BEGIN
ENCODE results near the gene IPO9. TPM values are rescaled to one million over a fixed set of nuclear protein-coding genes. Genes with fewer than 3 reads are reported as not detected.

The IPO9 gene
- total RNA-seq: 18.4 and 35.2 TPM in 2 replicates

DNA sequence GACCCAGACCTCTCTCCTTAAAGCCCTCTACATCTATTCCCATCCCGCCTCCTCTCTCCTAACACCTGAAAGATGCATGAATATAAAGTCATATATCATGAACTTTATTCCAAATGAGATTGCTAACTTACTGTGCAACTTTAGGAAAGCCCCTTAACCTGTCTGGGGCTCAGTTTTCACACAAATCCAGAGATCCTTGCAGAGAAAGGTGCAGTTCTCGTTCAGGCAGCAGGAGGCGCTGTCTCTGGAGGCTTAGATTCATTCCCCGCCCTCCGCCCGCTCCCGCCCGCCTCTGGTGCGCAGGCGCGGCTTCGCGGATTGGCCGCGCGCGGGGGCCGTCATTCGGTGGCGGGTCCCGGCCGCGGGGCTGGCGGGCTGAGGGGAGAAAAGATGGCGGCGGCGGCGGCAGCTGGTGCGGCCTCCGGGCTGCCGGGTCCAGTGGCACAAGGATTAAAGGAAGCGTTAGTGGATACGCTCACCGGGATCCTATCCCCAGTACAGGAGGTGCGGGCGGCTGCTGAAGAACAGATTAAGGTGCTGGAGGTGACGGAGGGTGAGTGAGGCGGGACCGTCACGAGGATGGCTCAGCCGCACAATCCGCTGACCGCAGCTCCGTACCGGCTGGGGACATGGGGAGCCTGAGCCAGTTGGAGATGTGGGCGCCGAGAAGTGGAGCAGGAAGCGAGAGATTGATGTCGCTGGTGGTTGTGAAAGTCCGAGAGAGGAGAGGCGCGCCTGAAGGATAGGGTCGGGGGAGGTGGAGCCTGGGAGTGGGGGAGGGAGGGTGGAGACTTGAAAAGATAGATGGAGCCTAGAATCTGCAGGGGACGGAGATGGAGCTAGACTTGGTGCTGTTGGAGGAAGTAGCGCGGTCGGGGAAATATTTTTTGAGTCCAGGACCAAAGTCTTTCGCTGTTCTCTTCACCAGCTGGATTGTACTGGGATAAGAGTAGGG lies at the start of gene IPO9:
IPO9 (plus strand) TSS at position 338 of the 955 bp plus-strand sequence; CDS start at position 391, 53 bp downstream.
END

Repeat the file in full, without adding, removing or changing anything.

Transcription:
ENCODE results near the gene IPO9. TPM values are rescaled to one million over a fixed set of nuclear protein-coding genes. Genes with fewer than 3 reads are reported as not detected.

The IPO9 gene
- total RNA-seq: 18.4 and 35.2 TPM in 2 replicates

DNA sequence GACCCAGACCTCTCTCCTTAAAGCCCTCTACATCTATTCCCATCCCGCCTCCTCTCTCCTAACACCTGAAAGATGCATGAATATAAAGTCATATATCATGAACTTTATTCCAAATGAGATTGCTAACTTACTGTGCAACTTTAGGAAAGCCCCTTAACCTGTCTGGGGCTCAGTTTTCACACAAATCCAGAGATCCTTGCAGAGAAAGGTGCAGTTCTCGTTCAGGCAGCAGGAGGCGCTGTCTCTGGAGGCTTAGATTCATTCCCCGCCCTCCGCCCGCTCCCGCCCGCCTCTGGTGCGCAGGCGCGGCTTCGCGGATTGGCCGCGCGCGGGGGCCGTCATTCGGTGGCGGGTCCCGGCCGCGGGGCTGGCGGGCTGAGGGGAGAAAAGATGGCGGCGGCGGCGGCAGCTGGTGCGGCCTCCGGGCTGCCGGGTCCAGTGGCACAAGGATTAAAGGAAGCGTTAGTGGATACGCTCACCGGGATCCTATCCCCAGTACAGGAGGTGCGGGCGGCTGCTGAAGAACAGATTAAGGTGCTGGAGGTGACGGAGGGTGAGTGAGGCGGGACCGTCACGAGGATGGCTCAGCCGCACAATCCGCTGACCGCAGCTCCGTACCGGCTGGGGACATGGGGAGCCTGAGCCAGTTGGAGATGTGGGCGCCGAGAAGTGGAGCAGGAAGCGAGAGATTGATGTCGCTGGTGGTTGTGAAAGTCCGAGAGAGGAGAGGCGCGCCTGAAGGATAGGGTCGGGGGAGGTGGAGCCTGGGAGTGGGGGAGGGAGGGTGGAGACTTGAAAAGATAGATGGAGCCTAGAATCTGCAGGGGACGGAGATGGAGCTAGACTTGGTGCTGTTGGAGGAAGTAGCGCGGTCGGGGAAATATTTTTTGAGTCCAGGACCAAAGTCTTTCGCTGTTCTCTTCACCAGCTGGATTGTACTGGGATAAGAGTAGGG lies at the start of gene IPO9:
IPO9 (plus strand) TSS at position 338 of the 955 bp plus-strand sequence; CDS start at position 391, 53 bp downstream.